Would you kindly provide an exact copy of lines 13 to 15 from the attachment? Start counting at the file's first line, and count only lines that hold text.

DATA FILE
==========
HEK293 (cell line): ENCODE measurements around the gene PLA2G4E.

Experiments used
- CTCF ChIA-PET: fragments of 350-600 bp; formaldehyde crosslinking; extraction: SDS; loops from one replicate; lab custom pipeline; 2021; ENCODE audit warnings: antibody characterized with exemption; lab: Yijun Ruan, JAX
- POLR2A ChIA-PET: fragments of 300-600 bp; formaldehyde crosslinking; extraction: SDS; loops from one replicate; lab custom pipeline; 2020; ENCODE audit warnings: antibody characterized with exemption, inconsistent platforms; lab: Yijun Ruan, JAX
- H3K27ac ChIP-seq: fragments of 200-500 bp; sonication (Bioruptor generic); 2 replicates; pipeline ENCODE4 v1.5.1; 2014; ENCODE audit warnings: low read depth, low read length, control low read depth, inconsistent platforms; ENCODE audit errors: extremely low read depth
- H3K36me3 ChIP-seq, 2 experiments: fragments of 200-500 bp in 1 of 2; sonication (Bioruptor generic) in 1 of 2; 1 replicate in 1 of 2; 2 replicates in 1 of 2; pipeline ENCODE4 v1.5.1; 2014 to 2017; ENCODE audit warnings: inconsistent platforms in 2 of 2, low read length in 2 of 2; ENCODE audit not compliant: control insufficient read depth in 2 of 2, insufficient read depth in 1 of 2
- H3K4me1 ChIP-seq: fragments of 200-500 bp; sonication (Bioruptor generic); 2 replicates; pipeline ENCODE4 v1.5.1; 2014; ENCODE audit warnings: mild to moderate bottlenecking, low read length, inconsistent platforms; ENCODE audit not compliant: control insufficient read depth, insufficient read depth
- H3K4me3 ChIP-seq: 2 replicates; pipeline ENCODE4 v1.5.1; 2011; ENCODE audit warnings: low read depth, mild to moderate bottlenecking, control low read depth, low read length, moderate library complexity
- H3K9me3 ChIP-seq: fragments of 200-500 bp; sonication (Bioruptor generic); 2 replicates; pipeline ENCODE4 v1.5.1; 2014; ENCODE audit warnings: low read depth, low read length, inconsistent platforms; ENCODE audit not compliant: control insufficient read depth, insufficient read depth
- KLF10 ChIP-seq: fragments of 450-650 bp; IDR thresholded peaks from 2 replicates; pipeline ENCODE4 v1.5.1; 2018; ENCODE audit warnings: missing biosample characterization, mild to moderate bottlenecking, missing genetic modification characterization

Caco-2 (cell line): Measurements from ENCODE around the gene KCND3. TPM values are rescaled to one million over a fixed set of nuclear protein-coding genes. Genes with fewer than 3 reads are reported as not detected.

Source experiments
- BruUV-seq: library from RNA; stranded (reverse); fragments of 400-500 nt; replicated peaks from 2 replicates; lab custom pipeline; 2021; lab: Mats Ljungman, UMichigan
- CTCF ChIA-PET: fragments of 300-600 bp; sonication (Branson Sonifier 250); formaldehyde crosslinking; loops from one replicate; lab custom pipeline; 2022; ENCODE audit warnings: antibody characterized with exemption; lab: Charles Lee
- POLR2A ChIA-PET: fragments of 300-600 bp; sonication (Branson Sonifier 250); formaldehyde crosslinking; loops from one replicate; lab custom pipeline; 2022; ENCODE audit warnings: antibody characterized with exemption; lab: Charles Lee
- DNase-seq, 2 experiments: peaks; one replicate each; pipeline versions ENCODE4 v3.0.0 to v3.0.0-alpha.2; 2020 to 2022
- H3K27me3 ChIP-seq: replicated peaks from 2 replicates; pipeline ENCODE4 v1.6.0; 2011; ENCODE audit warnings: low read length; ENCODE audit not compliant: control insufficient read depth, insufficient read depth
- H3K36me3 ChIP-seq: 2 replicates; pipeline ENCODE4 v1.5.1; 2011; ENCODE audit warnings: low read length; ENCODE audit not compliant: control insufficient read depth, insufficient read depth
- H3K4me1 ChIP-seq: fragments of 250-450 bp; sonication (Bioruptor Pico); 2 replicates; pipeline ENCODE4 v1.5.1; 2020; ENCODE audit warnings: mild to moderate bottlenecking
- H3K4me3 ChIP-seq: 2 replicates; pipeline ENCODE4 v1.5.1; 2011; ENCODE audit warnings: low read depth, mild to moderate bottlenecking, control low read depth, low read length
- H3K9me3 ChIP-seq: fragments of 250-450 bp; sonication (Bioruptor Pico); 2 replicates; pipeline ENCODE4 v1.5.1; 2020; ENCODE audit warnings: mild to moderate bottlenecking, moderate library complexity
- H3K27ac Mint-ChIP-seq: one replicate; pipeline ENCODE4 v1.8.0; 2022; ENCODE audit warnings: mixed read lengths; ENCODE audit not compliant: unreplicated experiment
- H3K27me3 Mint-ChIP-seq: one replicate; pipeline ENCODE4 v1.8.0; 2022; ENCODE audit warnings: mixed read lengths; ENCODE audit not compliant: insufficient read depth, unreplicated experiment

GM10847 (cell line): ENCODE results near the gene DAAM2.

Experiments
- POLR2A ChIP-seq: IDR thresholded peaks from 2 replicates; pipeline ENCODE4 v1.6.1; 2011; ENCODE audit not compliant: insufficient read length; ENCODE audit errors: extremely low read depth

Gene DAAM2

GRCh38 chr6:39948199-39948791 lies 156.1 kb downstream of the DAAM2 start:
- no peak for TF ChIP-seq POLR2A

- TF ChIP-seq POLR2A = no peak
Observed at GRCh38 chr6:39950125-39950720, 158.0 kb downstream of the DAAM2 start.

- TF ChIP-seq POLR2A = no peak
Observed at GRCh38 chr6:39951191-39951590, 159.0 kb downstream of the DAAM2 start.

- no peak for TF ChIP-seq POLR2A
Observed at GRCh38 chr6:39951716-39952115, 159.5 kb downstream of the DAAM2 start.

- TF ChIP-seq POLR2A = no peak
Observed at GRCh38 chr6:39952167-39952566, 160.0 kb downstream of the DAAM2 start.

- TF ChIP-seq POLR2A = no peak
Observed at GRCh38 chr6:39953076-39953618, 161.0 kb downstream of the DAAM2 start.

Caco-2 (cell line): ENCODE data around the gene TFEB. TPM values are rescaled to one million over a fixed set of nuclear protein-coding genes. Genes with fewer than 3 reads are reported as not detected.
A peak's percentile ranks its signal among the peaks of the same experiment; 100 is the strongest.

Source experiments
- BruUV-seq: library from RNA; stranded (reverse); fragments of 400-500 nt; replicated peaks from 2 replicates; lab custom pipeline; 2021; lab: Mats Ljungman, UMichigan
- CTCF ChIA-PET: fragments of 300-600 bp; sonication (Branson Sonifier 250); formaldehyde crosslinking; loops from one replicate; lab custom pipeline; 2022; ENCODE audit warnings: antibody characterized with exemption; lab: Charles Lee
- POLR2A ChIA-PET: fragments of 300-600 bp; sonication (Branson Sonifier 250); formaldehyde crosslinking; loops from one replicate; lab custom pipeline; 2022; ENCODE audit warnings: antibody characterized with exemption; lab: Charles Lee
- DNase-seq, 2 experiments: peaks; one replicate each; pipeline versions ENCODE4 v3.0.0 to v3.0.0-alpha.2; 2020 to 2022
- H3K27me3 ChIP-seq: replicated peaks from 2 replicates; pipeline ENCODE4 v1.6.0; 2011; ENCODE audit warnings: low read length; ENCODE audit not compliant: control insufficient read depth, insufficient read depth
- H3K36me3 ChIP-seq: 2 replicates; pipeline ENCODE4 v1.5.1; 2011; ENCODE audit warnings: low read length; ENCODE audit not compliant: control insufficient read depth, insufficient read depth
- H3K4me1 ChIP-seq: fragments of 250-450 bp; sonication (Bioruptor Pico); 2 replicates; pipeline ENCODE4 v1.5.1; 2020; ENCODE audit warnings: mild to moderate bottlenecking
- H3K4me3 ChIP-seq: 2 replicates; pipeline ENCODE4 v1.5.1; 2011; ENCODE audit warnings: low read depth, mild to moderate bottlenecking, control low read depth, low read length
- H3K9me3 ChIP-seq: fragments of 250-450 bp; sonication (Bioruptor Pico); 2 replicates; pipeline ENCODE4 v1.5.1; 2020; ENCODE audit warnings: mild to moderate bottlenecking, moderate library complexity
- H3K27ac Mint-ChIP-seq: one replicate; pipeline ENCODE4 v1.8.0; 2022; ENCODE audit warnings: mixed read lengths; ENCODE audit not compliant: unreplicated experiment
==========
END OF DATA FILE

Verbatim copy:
- BruUV-seq: library from RNA; stranded (reverse); fragments of 400-500 nt; replicated peaks from 2 replicates; lab custom pipeline; 2021; lab: Mats Ljungman, UMichigan
- CTCF ChIA-PET: fragments of 300-600 bp; sonication (Branson Sonifier 250); formaldehyde crosslinking; loops from one replicate; lab custom pipeline; 2022; ENCODE audit warnings: antibody characterized with exemption; lab: Charles Lee
- POLR2A ChIA-PET: fragments of 300-600 bp; sonication (Branson Sonifier 250); formaldehyde crosslinking; loops from one replicate; lab custom pipeline; 2022; ENCODE audit warnings: antibody characterized with exemption; lab: Charles Lee